Exhibition December 1-24 2015Victor Edelstein’s clients included Diana, Princess of Wales, for whom he made the famous dress in which she danced with John Travolta at the White House. He had worked for Biba and Christian Dior in London before starting his own workshop.
But 22 years ago he chose art over dress designing and from December 1-24 he has an exhibition of his work and that of Annamaria Succi, his wife, at the Indar Pasricha Gallery at 22 Connaught Street, London, just behind Marble Arch. The works make for perfect Christmas gifts.
And in the voluptuous swags of textiles, curtains, wall hangings, cushions and the drama of theatre curtains Victor Edelstein shows that he has lost none of his skill and mastery of the cut and hang of luxurious materials made manifest in his pictures where they too dance, though not now for John Travolta, but for a select group of cognoscenti who understand grace.
Pictures by Victor Edelstein and Annamaria Succi lift the spirit with their lively colours and exotic light. Both painters have been inspired by India and their fascination with the country, it’s people, the wonderful palaces, abundant flowers, plants and animals is reflected in their work.
Anyone lucky enough to find one of these paintings among their Christmas presents, will know that the giver wanted them to have enjoyment from the gift for ever.
Michael Strauss, former Head of Impressionist Pictures at Sotheby’s, says: “I have long been an admirer of Victor Edelstein’s pastel. He has a special touch with that softest of mediums which create exquisite luminous effects. By such means he has interpreted light and its play on surfaces in his unique fashion.”
Victor’s recent show at the Didier Aaron Gallery in Paris, ‘Palace Interiors in Pastel’ created an unusual reaction – “an almost greedy feasting on the images by viewers,” according to French arts writer Sylvie Tolila – “and a sea of red sold dots.”
Victor explains his motivation for the paintings. "The challenge is to enter a room and try to find ‘The-Picture-That-Might-Be-There’. I like to find interiors that have not been touched for many years, which is why I have tended to concentrate on the interiors of palaces. For me there is an irresistible fascination in discovering in these largely unchanged interiors a true sense of the past.”
He studied painting with David Cranswick in London and Charles Cecil in Florence and held a first solo exhibition at Sotheby’s showing oils and pastels of Still Life, landscapes and portraits. The show sold out. Since then he has exhibited interiors from Venice and India at Hopkins, Thomas, Custot in Paris and at both Hazlitt, Gooden & Fox and Derek John’s Gallery in London. In New York his pastels were well received at Didier Aaron.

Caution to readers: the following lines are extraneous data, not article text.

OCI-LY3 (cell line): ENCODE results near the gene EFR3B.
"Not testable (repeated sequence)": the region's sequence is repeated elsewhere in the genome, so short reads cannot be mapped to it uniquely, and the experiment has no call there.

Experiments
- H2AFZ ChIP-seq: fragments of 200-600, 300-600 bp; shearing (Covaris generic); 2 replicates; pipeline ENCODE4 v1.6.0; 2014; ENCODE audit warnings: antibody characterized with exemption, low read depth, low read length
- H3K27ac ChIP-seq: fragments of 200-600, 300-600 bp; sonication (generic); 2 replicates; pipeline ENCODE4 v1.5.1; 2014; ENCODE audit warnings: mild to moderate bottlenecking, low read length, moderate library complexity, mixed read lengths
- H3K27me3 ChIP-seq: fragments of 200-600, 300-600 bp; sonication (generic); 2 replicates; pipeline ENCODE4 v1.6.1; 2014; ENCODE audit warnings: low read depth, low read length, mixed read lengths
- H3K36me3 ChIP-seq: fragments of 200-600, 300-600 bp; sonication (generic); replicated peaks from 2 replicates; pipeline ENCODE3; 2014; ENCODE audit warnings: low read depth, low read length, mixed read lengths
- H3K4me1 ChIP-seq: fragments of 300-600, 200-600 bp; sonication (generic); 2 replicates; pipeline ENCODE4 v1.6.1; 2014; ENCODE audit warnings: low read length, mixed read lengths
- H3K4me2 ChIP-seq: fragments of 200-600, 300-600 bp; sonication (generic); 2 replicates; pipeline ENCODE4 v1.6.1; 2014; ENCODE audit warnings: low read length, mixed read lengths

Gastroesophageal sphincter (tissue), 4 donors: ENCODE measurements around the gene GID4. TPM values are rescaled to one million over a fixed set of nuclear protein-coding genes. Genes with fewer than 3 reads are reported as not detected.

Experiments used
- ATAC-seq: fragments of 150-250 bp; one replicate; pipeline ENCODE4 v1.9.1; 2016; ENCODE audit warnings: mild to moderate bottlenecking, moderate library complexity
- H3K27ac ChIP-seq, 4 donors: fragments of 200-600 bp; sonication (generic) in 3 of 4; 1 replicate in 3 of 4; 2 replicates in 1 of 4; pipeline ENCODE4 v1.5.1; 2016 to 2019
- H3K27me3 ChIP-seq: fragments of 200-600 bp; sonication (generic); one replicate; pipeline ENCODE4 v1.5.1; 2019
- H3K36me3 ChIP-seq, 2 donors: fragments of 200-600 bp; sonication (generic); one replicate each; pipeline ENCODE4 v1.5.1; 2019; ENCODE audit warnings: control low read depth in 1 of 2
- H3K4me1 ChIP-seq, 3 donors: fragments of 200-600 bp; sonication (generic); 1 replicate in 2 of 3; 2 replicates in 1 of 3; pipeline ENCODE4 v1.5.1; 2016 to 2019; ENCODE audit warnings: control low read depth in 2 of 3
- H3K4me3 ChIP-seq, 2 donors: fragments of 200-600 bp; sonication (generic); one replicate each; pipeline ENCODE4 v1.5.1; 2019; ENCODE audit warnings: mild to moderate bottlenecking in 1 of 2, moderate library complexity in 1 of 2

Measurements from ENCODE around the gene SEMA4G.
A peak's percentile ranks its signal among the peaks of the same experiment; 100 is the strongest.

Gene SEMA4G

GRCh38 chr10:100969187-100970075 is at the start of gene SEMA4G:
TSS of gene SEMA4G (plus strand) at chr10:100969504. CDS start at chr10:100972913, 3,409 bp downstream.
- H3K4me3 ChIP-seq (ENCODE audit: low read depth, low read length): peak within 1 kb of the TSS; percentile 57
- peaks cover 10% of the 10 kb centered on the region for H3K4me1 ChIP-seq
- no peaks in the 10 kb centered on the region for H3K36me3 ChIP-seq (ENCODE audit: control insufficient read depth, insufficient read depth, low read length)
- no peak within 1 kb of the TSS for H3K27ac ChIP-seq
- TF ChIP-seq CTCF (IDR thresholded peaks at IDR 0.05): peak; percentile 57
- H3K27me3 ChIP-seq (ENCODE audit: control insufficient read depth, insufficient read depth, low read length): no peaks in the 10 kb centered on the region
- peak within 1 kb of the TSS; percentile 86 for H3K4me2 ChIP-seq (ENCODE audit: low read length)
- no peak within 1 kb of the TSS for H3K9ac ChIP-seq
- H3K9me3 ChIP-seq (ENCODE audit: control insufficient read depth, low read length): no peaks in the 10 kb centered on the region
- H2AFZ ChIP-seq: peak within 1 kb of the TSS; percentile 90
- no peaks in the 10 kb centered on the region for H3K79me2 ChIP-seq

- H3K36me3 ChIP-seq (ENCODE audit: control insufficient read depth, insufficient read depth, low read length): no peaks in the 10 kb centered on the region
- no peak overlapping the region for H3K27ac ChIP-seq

Annamaria Succi creates her own gems, having spent her life looking closely at beautiful objects. This intense concentration shows in her wonderful still life paintings and pastels. One will never look at a cabbage in quite the same way after seeing the ballgown she captures in this homely vegetable, nor the radiance of a quince, or a lemon. The Dutch Old Masters would recognize a fellow spirit in Annamaria.
She started her art career at Sotheby’s in 1969 in the publishing department, then became the editor of the Year Book, 'Art at Auction' and in 1974 went on to manage and do the buying for the British Rail Pension Fund Art Collection – one of the few art funds ever to have made a profit. In 1981 she went on to become an art investment adviser and dealer in old master drawings. Finally in 1995 she concentrated all her time on her own painting.
Today she has a strong following in Europe and the USA. Anne Heseltine says of her work: “Small in size they shine like little jewels and glow against the dark paneling of my old house. The eye does not become accustomed to them and so tire, but there is always something new to see in them. They give me infinite pleasure.”
The Venetian professor of art, Ileana Chiappini di Sorio adds: “Annamaria revisits a classical genre in her work with a very personal viewpoint. Her pictures are a pretext to enhance natural forms as revealed by light….capturing the evanescent character of her subjects with true and delicate rendering.” In fact many of her works seem to glow with an inner light and life of their own.
Indar Pasricha says of these two remarkable artists: “I’ve always seen my role as creating bridges between Britain and India and in the work of these two artists that ambition is realized. Victor’s Indian and other interiors are all about light – the intense coloured light of India and the subdued moody light of England. Annamaria’s work reminds me of the Indian miniature, capturing in gem-like tones images that stay fresh and vital.”For more information please contact Julian Roup on 01892 669200 or 07970 563958 or email firstname.lastname@example.org